any suggestions?
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justin

Carlsbad, NM

#22 Sep 25, 2012
Michelewith1l wrote:
<quoted text>
With what you just wrote, I am wondering if there is something else going on and I would see if there is. ADHD does not keep a child from not understanding a game. Your child should be able to understand. I would check into Austism if he has the signs.
http://www.webmd.com/brain/autism/understandi...
http://www.helpguide.org/mental/autism_signs_...
thank U nurse (or is is it doctor) michelle

Since: Oct 09

Location hidden

#23 Sep 25, 2012
justin wrote:
<quoted text>
thank U nurse (or is is it doctor) michelle
Actually, my name is spelled Michele. Stop changing your name on here. But then why would a chickenshit like you write your real name? And BTW it is nurse. lol.

Since: Oct 09

Location hidden

#24 Sep 25, 2012
Hell, maybe the child just does not want to play sports!!
just me

Dallas, TX

#25 Sep 25, 2012
Michelewith1l wrote:
<quoted text>With what you just wrote, I am wondering if there is something else going on and I would see if there is. ADHD does not keep a child from not understanding a game. Your child should be able to understand. I would check into Austism if he has the signs.

http://www.webmd.com/brain/autism/understandi...

http://www.helpguide.org/mental/autism_signs_...
Isis get my child tested for autism, they told me he doesn't have it. His score was very low to be considered autistic. Thanks for your concern.

Since: Oct 09

Location hidden

#26 Sep 25, 2012
just me wrote:
<quoted text>
Isis get my child tested for autism, they told me he doesn't have it. His score was very low to be considered autistic. Thanks for your concern.
that is awesome. I know of kids who have a very high intelligence who have autism.
just me

Dallas, TX

#27 Sep 25, 2012
Michelewith1l wrote:
<quoted text>that is awesome. I know of kids who have a very high intelligence who have autism.
well when it comes to math, he pretty well gets it. The subtraction, he has a little trouble but I'm working on it. He can read words just by sight. So that's good.

Since: Oct 09

Location hidden

#28 Sep 25, 2012
just me wrote:
<quoted text>
well when it comes to math, he pretty well gets it. The subtraction, he has a little trouble but I'm working on it. He can read words just by sight. So that's good.
That is good!!
might just work

Carlsbad, NM

#29 Sep 25, 2012
my son has the same problem paying attention and my kids are very active so the activity statement is BS. Try giving them sugar it works in reverse with add or adhd. see if the teacher will let u keep mountain dew at school or pack one in a lunch and do the same thing in the morning you should try that 1st. you don't want your kid on the meds they are all pretty nasty stuff.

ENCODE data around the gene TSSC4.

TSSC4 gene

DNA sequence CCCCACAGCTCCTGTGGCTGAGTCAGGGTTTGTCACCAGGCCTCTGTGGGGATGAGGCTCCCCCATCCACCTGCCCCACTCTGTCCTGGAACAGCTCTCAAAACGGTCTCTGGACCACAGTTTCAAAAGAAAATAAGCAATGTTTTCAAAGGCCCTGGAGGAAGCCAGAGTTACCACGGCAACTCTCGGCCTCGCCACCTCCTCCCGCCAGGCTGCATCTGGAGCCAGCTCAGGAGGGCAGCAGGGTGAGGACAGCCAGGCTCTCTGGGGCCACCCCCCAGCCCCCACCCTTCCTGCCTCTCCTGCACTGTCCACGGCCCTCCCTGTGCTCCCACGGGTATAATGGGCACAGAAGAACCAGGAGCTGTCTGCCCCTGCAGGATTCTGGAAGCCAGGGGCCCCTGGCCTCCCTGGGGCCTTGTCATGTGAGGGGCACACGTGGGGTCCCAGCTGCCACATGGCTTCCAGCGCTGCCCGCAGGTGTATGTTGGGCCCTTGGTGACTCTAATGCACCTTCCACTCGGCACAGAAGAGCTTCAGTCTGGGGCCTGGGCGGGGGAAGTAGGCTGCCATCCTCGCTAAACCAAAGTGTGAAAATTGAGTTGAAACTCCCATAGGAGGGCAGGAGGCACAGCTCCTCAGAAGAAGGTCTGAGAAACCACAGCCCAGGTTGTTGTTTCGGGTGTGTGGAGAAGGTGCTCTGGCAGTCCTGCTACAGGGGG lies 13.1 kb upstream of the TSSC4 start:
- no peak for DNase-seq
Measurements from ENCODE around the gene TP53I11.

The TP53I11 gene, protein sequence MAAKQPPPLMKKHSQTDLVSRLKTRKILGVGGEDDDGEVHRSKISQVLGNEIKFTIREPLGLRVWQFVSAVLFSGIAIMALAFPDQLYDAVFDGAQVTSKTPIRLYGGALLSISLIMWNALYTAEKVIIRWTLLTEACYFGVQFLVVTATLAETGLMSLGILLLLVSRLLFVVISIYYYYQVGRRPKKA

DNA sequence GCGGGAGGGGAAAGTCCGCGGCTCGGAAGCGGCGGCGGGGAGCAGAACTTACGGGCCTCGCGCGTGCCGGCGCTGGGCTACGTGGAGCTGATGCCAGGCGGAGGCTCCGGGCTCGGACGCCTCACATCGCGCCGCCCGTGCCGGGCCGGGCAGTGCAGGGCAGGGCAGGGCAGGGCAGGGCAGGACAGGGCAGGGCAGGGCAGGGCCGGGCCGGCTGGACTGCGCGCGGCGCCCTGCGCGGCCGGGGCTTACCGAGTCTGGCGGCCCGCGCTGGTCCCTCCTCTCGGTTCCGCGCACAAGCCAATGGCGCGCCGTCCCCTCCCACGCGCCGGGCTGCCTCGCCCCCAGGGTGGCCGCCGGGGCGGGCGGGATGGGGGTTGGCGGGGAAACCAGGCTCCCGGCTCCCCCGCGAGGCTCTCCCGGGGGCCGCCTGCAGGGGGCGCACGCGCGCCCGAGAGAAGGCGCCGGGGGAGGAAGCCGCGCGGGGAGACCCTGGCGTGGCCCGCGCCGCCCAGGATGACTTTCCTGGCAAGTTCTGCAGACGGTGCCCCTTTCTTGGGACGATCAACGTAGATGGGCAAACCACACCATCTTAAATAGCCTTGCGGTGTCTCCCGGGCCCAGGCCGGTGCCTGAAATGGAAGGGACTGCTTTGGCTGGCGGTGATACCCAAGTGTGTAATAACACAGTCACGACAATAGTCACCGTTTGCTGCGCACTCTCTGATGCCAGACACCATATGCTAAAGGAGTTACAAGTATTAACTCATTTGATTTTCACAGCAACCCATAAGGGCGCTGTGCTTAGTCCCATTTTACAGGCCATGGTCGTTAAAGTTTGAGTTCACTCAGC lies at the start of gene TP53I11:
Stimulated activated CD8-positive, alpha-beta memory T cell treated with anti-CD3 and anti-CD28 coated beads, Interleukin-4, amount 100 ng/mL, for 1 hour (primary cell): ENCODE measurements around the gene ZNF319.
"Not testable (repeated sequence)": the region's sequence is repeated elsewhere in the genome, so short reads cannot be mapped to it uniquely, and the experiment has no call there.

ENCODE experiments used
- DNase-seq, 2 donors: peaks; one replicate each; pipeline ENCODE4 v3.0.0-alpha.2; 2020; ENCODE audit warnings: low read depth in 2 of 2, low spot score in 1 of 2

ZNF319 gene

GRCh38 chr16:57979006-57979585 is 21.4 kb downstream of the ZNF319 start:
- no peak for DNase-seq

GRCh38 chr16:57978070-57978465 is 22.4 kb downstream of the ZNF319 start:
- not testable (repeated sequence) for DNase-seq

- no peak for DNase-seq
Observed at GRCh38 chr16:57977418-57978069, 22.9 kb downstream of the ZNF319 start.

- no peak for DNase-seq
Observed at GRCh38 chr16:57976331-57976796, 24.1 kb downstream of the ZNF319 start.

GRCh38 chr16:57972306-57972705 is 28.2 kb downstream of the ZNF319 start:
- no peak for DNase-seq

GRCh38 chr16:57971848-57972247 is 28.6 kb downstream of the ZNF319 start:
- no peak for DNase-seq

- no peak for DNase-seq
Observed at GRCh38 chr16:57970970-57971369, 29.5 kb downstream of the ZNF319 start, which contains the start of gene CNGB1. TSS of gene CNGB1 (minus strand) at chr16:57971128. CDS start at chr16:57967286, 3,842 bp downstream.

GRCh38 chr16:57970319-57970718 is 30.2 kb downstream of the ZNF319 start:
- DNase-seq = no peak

just me

Dallas, TX

#30 Sep 26, 2012
might just work wrote:
my son has the same problem paying attention and my kids are very active so the activity statement is BS. Try giving them sugar it works in reverse with add or adhd. see if the teacher will let u keep mountain dew at school or pack one in a lunch and do the same thing in the morning you should try that 1st. you don't want your kid on the meds they are all pretty nasty stuff.
okay , thank you. I will buy some today after work. I will try this on the weekend thou, see how this works out.

Since: Oct 09

Location hidden

#31 Sep 26, 2012
just me wrote:
<quoted text>
okay , thank you. I will buy some today after work. I will try this on the weekend thou, see how this works out.
Try coffee!! I would not use sugar as you dont want your child getting fat. It is caffeine that does the opposite.
just me

Carlsbad, NM

#32 Sep 26, 2012
Michelewith1l wrote:
<quoted text>Try coffee!! I would not use sugar as you dont want your child getting fat. It is caffeine that does the opposite.
thank you, I am willing to try anything
just me

Carlsbad, NM

#33 Sep 26, 2012
Michelewith1l wrote:
<quoted text>Try coffee!! I would not use sugar as you dont want your child getting fat. It is caffeine that does the opposite.
I'm just tired of his teacher always writing on his agenda that " he doesn't stay on task, does not follow directions, and incomplete papers. My son has trouble understanding directions and needs to be cued quite often.
Omg

Carlsbad, NM

#34 Sep 26, 2012
Mountain dew is a good idea, it does work on calming them down. Coffee works too for the morning, but it wears off after about an hour. My grandson was diagnosed with severe ADHD in the first grade. We thank his teacher for noticing it and pointing us in the right direction for getting him the help he needed. They can not help the fact that it is so very hard for them to concentrate and focus on the task in front of them. Constantly moving, tapping feet or fingers, a fly on the wall catches their attention and there goes their focus. Meds work....once you find the right one. I think my daughter went through 4 or 5 for the grandson. No it's not good to give your kid all that stuff but it's not right as parents for us to let our kids struggle in everyday tasks cause they can't get their brains to stay on one thing at a time. He is now 17 and he is med free and has been since the 5th grade, he has just learned how to focus better and it is still a struggle. Thanks to his IEP and several understanding teachers he is now a senior in high school and looking forward to graduating in May.
just me

Carlsbad, NM

#35 Sep 26, 2012
Omg wrote:
Mountain dew is a good idea, it does work on calming them down. Coffee works too for the morning, but it wears off after about an hour. My grandson was diagnosed with severe ADHD in the first grade. We thank his teacher for noticing it and pointing us in the right direction for getting him the help he needed. They can not help the fact that it is so very hard for them to concentrate and focus on the task in front of them. Constantly moving, tapping feet or fingers, a fly on the wall catches their attention and there goes their focus. Meds work....once you find the right one. I think my daughter went through 4 or 5 for the grandson. No it's not good to give your kid all that stuff but it's not right as parents for us to let our kids struggle in everyday tasks cause they can't get their brains to stay on one thing at a time. He is now 17 and he is med free and has been since the 5th grade, he has just learned how to focus better and it is still a struggle. Thanks to his IEP and several understanding teachers he is now a senior in high school and looking forward to graduating in May.